^{©}environment with a validated excavator mathematical model based on a standard LS system as reference. Two DDH configurations were considered: the first one with pipes, leaving the pumps in the turret, and a second one without pipes, assuming the location of the pumps close to the cylinders.

## 7. Conclusions

## Author Contributions

## Funding

## Acknowledgments

## Conflicts of Interest

## Nomenclature

Abbreviation | Definition | |

BSFC | Brake Specific Fuel Consumption | |

DS | ICE downsizing | |

DDH | Direct Driven Hydraulics | |

ICE | Internal Combustion Engine | |

JCMAS | Japan Construction Machinery Association Standard | |

LS | Load Sensing | |

Symbol | Definition | Unit |

B | Fluid Bulk Modulus | (Pa) |

b_{t} | Turret Viscous Friction Coefficient | (N·m/(rad/s)) |

bx, by | Contact Damping Coefficient | (N/(m/s)) |

d_{p} | Actuator Piston Diameter | (m) |

e_{y} | Actuator Position Error | (m) |

I_{t} | Turret Moment of Inertia | (kg·m^{2})] |

k_{x}, k_{y} | Contact Stiffness Coefficient | (N/m) |

p | Pressure | (Pa) |

Q | Flow Rate | (m^{3}/s) |

${\overline{s}}_{mf}$ | Standard Deviation of the Mean | (kg) |

U_{IN} | Instrument Uncertainty | (kg) |

U_{C95} | Combined Standard Uncertainty | (kg) |

Tt | Torque turret | (N·m) |

TCt | Turret Coulomb Friction Torque | (N·m) |

T | Hydraulic Machine Torque | (N·m) |

V | Volume | (m^{3}) |

ϑ | Angular Position | (rad) |

µ | Fluid Dynamic Viscosity | (Pa·s) |

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**Figure 1.**Standard excavator hydraulic circuit with installed sensors for testing [34].

**Figure 7.**Actuator response to reference position of duty digging cycle: simulations results (

**a**) boom, (

**b**) arm, (

**c**) bucket.

Working Cycle | U_{C95} [%] | $\frac{\mathit{m}{\mathit{f}}_{\mathit{S}\mathit{I}\mathit{M}}-\mathit{m}{\mathit{f}}_{\mathit{E}\mathit{X}\mathit{P}}}{\mathit{m}{\mathit{f}}_{\mathit{E}\mathit{X}\mathit{P}}}$ [%] |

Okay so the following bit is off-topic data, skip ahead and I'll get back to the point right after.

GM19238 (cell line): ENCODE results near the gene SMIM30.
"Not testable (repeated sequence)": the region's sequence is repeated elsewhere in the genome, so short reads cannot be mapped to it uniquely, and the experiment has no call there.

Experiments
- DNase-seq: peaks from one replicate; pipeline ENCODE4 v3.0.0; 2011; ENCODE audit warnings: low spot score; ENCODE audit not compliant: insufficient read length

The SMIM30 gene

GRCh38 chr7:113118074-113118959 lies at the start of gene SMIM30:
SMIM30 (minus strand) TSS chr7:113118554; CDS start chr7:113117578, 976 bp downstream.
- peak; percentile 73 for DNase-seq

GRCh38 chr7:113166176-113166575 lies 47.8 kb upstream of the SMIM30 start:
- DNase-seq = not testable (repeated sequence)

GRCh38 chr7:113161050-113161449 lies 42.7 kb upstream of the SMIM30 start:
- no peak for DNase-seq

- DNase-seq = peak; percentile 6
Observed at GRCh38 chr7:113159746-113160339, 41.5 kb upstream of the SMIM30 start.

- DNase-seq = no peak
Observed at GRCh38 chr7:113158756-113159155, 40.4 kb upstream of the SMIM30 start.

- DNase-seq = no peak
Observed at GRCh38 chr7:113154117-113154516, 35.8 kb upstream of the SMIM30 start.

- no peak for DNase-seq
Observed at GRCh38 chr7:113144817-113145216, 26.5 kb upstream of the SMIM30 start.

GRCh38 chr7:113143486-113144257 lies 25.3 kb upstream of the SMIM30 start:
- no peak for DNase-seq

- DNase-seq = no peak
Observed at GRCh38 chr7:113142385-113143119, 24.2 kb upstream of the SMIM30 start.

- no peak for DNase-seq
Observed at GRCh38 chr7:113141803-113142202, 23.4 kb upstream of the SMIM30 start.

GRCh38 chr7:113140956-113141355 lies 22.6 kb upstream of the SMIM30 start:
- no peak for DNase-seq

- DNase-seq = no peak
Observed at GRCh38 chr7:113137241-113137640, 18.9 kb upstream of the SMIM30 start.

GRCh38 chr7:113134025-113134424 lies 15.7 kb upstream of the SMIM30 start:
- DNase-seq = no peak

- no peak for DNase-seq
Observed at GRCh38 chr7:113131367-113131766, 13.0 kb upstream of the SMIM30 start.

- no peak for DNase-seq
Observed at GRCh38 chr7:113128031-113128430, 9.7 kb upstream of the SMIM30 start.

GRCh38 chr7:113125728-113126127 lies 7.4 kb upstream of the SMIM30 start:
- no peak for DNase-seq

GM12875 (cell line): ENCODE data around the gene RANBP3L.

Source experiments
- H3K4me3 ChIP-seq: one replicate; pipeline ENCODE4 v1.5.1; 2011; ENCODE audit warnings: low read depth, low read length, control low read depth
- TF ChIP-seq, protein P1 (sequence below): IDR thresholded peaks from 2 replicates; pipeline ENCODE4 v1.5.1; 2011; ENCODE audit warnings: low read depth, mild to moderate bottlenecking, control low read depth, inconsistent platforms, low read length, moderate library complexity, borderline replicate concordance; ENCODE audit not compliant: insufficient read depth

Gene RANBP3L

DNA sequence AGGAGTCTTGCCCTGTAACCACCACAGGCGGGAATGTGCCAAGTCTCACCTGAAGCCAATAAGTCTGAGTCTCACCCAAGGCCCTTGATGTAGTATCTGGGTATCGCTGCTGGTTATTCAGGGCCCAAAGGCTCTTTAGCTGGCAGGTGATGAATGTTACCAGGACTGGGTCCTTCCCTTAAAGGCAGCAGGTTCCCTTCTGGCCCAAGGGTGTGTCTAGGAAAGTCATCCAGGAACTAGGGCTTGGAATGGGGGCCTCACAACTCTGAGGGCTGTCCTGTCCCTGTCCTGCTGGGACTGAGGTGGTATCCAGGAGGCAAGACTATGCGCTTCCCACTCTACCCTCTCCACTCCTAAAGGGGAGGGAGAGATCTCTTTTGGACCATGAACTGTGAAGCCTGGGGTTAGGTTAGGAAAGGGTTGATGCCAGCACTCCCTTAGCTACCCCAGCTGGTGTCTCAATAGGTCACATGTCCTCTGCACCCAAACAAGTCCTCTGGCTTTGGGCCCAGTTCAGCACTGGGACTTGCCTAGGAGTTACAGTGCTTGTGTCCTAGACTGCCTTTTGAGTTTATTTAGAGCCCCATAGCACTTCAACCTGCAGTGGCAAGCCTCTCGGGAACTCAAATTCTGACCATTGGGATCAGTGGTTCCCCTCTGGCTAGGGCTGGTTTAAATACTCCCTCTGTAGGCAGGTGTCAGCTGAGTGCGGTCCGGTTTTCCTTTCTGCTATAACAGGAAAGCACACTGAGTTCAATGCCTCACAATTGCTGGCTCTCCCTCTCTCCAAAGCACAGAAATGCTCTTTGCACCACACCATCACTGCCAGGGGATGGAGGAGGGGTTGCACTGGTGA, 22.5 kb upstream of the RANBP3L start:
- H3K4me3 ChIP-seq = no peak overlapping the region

---|---|---|

Trench Digging | ±3.6 | −0.3 |

Grading | ±8.0 | −1.8 |

Component | Parameter | Value |
---|---|---|

Electric motor | Voltage [V] | 400 |

Max speed [r/min] | 4000 | |

Moment of inertia [kg/m^{2}] | 0.049 | |

Generator | Min speed [r/min] | 1000 |

Rated speed [r/min] | 2200 | |

Voltage [V] | 400 | |

Battery | Specific Energy [Wh/kg] | 130 |

Specific power [W/kg] | 2000 | |

Power [kW] | 50 | |

Mass [kg] | 25 |

Solutions | Mechanical Energy (kJ/Cycle) | Mechanical Energy Saving (%) | ||
---|---|---|---|---|

Digging | Grading | Digging | Grading | |

LS | 393.6 | 72.1 | / | / |

DDH with pipes | 185.3 | 15.7 | −54.0 | −78.3 |

DDH without pipes | 96.2 | 12.2 | −75.5 | −83.1 |

Solutions | Fuel Consumption (g/Cycle) | Fuel Saving (%) | ||
---|---|---|---|---|

Digging | Grading | Digging | Grading | |

LS | 34.5 | 10.5 | / | / |

DDH with pipes | 28.2 | 8.6 | −18.2 | −18.2 |

DDH without pipes | 24.1 | 8.6 | −30.1 | −19.7 |

DDH (DS) with pipes | 23.8 | 7.3 | −31.1 | −31.0 |

DDH (DS) without pipes | 17.0 | 5.9 | −50.8 | −43.6 |

**Table 5.**Mechanical energy supplied by diesel engine (for DDH solutions the diesel engine is connected to the generator).

Solutions | Mechanical Energy (kJ/Cycle) | Mechanical Energy Saving (%) | ||
---|---|---|---|---|

Digging | Grading | Digging | Grading | |

LS | 393.6 | 72.1 | / | / |

DDH with pipes | 245.8 | 26.9 | −37.5 | −62.8 |

DDH without pipes | 148.5 | 23.0 | −62.3 | −68.1 |

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**MDPI and ACS Style**

Casoli, P.; Scolari, F.; Minav, T.; Rundo, M. Comparative Energy Analysis of a Load Sensing System and a Zonal Hydraulics for a 9-Tonne Excavator. *Actuators* **2020**, *9*, 39.
https://doi.org/10.3390/act9020039

**AMA Style**

Casoli P, Scolari F, Minav T, Rundo M. Comparative Energy Analysis of a Load Sensing System and a Zonal Hydraulics for a 9-Tonne Excavator. *Actuators*. 2020; 9(2):39.
https://doi.org/10.3390/act9020039

**Chicago/Turabian Style**

Casoli, Paolo, Fabio Scolari, Tatiana Minav, and Massimo Rundo. 2020. "Comparative Energy Analysis of a Load Sensing System and a Zonal Hydraulics for a 9-Tonne Excavator" *Actuators* 9, no. 2: 39.
https://doi.org/10.3390/act9020039